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Publication numberUS6387614 B1
Publication typeGrant
Application numberUS 09/608,788
Publication dateMay 14, 2002
Filing dateJun 30, 2000
Priority dateJul 7, 1999
Fee statusLapsed
Publication number09608788, 608788, US 6387614 B1, US 6387614B1, US-B1-6387614, US6387614 B1, US6387614B1
InventorsQuan Cheng, Raymond C. Stevens
Original AssigneeThe Regents Of The University Of California
Export CitationBiBTeX, EndNote, RefMan
External Links: USPTO, USPTO Assignment, Espacenet
Using electrochemical biosensor with liposomes of glycine-terminated diacetylene lipid, acetylferrocenic diacetylene lipid, and glycosphingolipid; drop in current is indicative of specific biomolecular recognition
US 6387614 B1
Abstract
The present invention provides methods and compositions for detecting the presence of biologically-important analytes by using redox liposome biosensors. In particular, the present invention provides liposome/sol-gel electrodes suitable for the detection of a wide variety of organic molecules, including but not limited to bacterial toxins.
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Claims(19)
We claim:
1. A method for measuring biomolecular recognition of at least one toxin by electrochemistry, comprising:
a) providing:
i) an electrode,
ii) an insulator, and
iii) liposomes having oxidation/reduction receptors, wherein said liposomes comprise a glycine-terminated diacetylene lipid, an acetylferrocenic diacetylene lipid comprising ferrocene, and a glycosphingolipid, and wherein said glycosphingolipid is known to be a receptor for at least one toxin;
b) adding a sample suspected of containing at least one toxin to said liposomes; and
c) measuring the current through said ferrocene to determine the biomolecular recognition of said at least one toxin by said liposomes, wherein a drop in said current is indicative of specific biomolecular recognition.
2. The method of claim 1, wherein said at least one toxin is an enterotoxin.
3. The method of claim 2, wherein said enterotoxin is E. coli enterotoxin.
4. The method of claim 3, wherein said receptor is a receptor for 84-kDa E. coli enterotoxin.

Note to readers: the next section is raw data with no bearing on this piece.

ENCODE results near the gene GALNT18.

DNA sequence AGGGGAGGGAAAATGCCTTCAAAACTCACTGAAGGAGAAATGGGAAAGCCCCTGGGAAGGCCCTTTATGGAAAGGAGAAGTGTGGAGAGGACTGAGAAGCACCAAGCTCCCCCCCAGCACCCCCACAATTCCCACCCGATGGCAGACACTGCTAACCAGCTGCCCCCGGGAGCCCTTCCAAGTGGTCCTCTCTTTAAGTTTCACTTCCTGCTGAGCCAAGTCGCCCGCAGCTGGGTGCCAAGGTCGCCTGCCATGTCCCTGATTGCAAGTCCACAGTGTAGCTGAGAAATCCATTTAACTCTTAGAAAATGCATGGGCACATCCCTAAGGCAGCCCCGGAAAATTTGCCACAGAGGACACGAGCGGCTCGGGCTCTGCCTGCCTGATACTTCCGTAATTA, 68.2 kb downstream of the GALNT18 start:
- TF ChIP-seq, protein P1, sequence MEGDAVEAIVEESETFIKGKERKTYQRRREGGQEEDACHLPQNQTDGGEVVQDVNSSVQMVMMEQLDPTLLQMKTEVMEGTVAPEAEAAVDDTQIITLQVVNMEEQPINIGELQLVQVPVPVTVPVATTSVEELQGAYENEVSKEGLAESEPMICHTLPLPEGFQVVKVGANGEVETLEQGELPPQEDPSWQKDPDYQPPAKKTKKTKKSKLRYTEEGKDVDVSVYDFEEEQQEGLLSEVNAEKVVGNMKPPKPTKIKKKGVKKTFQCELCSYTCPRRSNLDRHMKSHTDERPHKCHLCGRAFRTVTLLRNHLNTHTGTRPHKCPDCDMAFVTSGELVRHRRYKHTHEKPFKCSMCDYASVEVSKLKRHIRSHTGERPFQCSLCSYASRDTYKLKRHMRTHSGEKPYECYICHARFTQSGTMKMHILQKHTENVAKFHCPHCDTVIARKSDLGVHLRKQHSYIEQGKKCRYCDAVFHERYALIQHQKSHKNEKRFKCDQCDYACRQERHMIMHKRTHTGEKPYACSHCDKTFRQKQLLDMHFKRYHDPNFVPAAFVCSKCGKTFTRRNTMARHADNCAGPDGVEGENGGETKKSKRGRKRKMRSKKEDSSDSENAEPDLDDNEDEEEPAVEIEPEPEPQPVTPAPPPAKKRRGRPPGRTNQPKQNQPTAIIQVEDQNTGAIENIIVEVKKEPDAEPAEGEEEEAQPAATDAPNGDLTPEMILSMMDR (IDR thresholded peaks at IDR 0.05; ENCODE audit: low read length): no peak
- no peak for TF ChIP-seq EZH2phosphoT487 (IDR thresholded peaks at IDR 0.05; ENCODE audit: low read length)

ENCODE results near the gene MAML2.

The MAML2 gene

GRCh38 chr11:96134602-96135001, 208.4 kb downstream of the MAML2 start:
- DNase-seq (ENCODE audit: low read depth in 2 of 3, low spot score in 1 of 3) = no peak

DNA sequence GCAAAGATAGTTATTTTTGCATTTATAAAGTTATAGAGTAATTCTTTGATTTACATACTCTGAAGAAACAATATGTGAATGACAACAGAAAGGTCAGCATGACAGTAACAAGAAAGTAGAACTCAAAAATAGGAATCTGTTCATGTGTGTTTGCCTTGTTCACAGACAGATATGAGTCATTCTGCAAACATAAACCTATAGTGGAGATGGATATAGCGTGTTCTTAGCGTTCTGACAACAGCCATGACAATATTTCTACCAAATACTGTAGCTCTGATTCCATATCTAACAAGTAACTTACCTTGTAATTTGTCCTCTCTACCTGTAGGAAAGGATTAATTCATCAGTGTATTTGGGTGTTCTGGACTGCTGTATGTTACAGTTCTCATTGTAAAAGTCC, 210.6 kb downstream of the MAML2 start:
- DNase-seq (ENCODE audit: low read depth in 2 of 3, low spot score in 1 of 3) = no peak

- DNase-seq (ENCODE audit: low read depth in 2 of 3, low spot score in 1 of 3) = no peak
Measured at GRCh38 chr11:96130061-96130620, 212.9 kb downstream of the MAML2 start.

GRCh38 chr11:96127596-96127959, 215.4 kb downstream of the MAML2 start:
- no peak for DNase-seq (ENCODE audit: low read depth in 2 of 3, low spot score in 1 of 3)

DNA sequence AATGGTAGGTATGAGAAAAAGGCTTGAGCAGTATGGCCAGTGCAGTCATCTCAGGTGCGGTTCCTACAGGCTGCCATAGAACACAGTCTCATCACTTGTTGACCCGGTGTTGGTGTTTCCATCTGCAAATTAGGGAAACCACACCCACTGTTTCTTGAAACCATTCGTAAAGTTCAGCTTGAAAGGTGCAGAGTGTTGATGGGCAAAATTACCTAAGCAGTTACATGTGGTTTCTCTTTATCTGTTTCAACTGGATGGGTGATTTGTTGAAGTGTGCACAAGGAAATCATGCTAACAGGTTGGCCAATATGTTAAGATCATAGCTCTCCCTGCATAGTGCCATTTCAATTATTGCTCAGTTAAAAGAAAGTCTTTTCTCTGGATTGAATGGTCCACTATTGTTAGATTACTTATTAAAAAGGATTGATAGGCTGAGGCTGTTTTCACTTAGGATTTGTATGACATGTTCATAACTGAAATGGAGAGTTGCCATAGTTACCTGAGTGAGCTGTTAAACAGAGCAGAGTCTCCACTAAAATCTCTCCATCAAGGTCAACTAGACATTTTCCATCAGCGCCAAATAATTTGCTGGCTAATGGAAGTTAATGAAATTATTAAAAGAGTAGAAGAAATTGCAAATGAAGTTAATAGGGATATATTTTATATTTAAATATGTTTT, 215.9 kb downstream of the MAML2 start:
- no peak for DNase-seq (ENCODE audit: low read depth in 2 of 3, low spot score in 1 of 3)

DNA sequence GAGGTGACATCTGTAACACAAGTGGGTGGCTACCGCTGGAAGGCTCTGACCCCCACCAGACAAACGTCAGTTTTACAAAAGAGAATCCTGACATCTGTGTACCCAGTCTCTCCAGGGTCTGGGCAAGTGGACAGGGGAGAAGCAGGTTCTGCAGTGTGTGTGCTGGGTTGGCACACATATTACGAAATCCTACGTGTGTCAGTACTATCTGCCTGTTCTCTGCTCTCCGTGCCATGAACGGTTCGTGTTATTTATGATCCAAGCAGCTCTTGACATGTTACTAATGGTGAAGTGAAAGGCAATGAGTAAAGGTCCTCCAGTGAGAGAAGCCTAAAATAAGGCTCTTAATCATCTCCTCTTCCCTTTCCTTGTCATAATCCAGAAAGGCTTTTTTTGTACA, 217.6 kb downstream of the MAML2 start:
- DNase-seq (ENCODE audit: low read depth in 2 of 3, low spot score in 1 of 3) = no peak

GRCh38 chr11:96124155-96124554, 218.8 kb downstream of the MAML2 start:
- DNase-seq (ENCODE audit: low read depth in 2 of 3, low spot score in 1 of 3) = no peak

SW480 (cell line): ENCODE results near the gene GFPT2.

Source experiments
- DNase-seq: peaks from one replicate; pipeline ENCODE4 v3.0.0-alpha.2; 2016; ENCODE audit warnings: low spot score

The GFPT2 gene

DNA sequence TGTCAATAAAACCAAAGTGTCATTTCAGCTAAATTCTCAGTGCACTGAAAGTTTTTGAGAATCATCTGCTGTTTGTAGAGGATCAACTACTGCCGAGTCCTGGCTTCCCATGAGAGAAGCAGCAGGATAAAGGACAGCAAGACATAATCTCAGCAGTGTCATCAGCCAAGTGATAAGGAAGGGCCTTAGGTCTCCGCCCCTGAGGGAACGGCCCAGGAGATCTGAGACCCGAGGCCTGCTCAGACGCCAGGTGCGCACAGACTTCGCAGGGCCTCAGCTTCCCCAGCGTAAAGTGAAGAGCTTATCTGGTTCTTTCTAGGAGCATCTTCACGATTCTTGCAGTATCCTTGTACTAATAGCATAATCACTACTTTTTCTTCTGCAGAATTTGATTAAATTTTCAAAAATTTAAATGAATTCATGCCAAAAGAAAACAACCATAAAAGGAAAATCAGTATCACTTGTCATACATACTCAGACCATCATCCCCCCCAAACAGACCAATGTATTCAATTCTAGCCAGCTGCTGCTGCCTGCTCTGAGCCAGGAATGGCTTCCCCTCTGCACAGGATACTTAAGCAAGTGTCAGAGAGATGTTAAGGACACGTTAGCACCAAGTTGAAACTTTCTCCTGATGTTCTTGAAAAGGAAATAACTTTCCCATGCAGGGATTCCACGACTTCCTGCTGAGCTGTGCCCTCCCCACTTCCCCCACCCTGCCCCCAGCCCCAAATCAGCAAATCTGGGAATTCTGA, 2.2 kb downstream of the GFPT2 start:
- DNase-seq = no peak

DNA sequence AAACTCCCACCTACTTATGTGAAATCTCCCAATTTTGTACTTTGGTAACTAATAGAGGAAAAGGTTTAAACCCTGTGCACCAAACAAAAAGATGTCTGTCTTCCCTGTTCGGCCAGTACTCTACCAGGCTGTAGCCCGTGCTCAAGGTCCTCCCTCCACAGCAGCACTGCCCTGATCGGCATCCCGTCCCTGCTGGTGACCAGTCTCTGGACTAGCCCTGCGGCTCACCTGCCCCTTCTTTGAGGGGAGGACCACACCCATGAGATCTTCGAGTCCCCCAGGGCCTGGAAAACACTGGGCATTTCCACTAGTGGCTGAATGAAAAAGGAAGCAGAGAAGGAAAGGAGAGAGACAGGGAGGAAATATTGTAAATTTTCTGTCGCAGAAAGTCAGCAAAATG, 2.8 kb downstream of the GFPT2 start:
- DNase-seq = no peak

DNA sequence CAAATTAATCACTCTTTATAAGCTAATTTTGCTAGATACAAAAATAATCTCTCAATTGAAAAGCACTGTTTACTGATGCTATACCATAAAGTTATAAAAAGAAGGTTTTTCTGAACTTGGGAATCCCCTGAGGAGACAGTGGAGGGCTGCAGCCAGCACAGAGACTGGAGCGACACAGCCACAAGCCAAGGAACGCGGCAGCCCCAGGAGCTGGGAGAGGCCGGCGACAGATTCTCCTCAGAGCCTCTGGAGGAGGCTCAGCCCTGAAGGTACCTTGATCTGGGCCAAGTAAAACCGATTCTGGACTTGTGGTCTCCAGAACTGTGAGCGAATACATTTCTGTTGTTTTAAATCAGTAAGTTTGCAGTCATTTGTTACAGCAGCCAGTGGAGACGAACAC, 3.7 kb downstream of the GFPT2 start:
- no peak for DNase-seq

5. The method of claim 1, wherein said measuring is conducted by voltammetric determination.
6. The method of claim 1, wherein said insulator is a sol-gel thin film.
7. The method of claim 6, wherein said sol-gel thin film bears microcracks.
8. A method for measuring biomolecular recognition of a toxin by electrochemistry, comprising:
a) providing:
i) an electrode,
ii) an insulator,
iii) liposomes having oxidation/reduction receptors, wherein said liposomes comprise a glycine-terminated diacetylene lipid, an acetylferrocenic diacetylene lipid comprising ferrocene, and a glycosphingolipid, and wherein said glycosphingolipid is known to be a receptor for the 84-kDa E. coli enterotoxin, and
iv) a sample suspected of containing E. coli enterotoxin;
b) adding said sample to said liposomes; and
c) measuring the current through said ferrocene to determine the biomolecular recognition of said E. coli enterotoxin by said liposomes, wherein a drop in said current is indicative of specific biomolecular recognition.
9. The method of claim 8, wherein the mixture ratio of glycine-terminated diacetylene lipid, acetylferrocenic diacetylene lipid, and a glycosphingolipid known to be a receptor of 84-kDa E. coli enterotoxin is approximately 4:1:0.25 respectively.
10. The method of claim 8, wherein said measuring is conducted by voltammetric determination.
11. The method of claim 8, wherein said insulator is a sol-gel thin film.
12. The method of claim 11, wherein said sol-gel thin film bears microcracks.
13. A method for measuring biomolecular recognition of an analyte by electrochemistry, comprising:
a) providing:
i) an electrode,
ii) an insulator,
iii) liposomes having oxidation/reduction receptors, wherein said liposomes comprise a glycine-terminated diacetylene lipid, an acetylferrocenic diacetylene lipid comprising ferrocene, and a glycosphingolipid, and wherein said glycosphingolipid is known to be a receptor of an analyte, and
iv) a sample suspected of containing at least one analyte;
b) adding said sample to said liposomes, and
c) measuring the current through said ferrocene to determine the biomolecular recognition of the analyte by said liposomes, wherein a drop in said current is indicative of specific biomolecular recognition.
14. The method of claim 13, wherein the analyte is selected from the group consisting of microorganisms, drugs, receptor ligands, antigens, allergens, ions, hormones, blood components, disease indicators, cell components, antibodies, lectins, enzymes, organic solvents, volatile organic compounds, pollutants, and genetic material.
15. The method of claim 14, wherein said microorganism is a pathogen.
16. The method of claim 14, wherein said microorganism is selected from the group consisting of viruses, bacteria, parasites, fungi, and prions.
17. The method of claim 16, wherein said virus is selected from the group consisting of influenza, rubella, varicella-zoster, hepatitis A, hepatitis B, herpes simplex, polio, small pox, human immunodeficiency virus, vaccinia, rabies, Epstein Barr, reoviruses, and rhinoviruses.
18. The method of claim 13, wherein said insulator is a sol-gel thin film.
19. The method of claim 18, wherein said sol-gel thin film bears microcracks.
Description